Monday, May 13, 2013

More Cosmos

Another photo of the man in question, Amor De Cosmos. This one comes from the Bibliothèque et Archives Canada/PA-026435

When I left off on Friday, De Cosmos had just started the newspaper The Daily British Colonist. Until 1863, he served as editor and quickly became an opponent of the governor of the colony, Sir James Douglas. De Cosmos felt that the 'family-company compact' of the Hudson's Bay men and their associates who controlled the political and social affairs of the colony wasn't good for the people. (Remember, Douglas was the Chief Factor of the Hudson's Bay Company) 

This is an unusual house for Vancouver. There are side-gabled Craftsman houses in Vancouver - mainly Kitsilano not Grandview where this home is - but they are usually 1 1/2 storeys high with a dormer/sleeping porch facing the street. This style is more commonly seen in Los Angeles.

Even after Douglas retired in 1864, De Cosmos continued his movement against this group that generally distrusted representative government and believed in a hierarchical social order with government support for an established church, landed gentry and private, denominational system of education.

A liberal reformer cast in the mould of John Locke and John Stuart Mill, De Cosmos argued passionately for  unrestricted free enterprise, public education, an end to economic and social privileges and the institution of responsible government through an elected assembly.

Remember though there was still a Victorian spirit to many citizens and De Cosmos was no different. He believed in social progress through economic and population growth. De Cosmos advocated tirelessly for economic diversification and was one of the first British Columbians to argue for a policy encouraging the development of the three "F"s - farming, forestry and fisheries.

 De Cosmos had a strong sense of nationalism perhaps because his parents were American refugees and he had lived in the US for six years. Amor believed that not only should the colonies of British North America be self-supporting but also that the country should develop its own distinct identity. These beliefs led to the two great causes of his later career: first the union of Vancouver Island and British Columbia and second the entry of the merged colony of the new colony of British Columbia into the confederation of Canada.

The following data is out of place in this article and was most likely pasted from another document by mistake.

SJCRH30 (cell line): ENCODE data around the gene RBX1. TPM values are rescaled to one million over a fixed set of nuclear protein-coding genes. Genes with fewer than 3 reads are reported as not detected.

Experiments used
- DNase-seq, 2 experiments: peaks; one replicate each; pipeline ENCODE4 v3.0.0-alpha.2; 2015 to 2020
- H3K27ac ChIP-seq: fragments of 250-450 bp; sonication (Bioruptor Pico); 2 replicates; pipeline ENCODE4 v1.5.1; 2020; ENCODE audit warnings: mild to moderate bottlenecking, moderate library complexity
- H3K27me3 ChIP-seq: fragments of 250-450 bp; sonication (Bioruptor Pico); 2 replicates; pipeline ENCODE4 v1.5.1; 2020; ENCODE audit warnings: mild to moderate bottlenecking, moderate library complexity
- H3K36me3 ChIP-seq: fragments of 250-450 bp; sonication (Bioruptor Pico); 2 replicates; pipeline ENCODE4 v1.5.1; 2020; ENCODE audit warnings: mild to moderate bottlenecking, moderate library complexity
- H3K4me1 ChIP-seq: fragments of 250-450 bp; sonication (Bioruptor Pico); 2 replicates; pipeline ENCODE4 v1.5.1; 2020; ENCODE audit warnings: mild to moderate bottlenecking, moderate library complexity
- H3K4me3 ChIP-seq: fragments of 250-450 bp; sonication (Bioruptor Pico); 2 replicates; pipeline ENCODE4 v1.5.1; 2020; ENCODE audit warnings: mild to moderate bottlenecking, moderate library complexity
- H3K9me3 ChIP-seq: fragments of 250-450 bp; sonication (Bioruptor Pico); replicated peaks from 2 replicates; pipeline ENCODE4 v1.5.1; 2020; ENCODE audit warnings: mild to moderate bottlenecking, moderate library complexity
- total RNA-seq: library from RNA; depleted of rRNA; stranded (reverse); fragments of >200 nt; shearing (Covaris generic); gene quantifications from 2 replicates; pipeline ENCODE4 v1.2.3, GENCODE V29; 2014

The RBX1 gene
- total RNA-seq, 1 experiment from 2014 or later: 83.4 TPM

In pursuit of these causes, De Cosmos left journalism and entered politics. He first served as a member of the Legislative Assembly of Vancouver Island in 1863 and stayed after the merging of the two colony s.

At the time that B.C. entered the confederation, De Cosmos was the leading supporter of the cause. In fact, he is known as British Columbia's Father of Confederation. However, he was passed over for the position of premier perhaps due to his reputation as an iconoclast and his volatile temperament.

When McCreight resigned as premier in 1872, Lieutenant Governor Sir Joseph Trutch asked De Cosmos to take over the position.

De Cosmos set to work forming a new government. He populated is cabinet with reformers - most born in North America and would go on to dominate provincial politics for a generation. 

His government had a mission for political reform, economic expansion, and the development of public institutions - namely schools. De Cosmos also focused on advancing the transcontinental railway as promised under the Terms of Union. De Cosmos attempted to alter the Terms of Union in order to gain monetary assurances from the federal government in order to complete a dry dock at Esquimalt. This led to accusations of impropriety and ended his provincial political career. He ended his tenure as premier on February 9, 1874.

However, he went on to serve as a Liberal Member of Parliament for Victoria City. (Federal position) He continued to push for the completion of the railway and was an opponent to land concessions for the First Nations. De Cosmos believed that such concessions hindered the economic growth and settlement of those of European descent. 

After losing the election in 1882, De Cosmos retired to Victoria. He had never married and had few close friends.

Amor De Cosmos was a man of great intellect but also somewhat of an eccentric. He had grandiose manners and would burst into tears in public. He also had a violent temper that often led to fistfights. He had unusual phobias including a fear of electricity.

With age, his eccentricities intensified and he was becoming more and more incoherent. In 1895, Amor De Cosmos was declared insane. He died in Victoria at the age of 71.

Thanks to Wikipedia for the information on Amor De Cosmos.

I hope you find the beauty around you.

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  1. Well done Karen. I always enjoy your insight.

    1. Thank you for reading and commenting. This is an interesting and amazing city and province.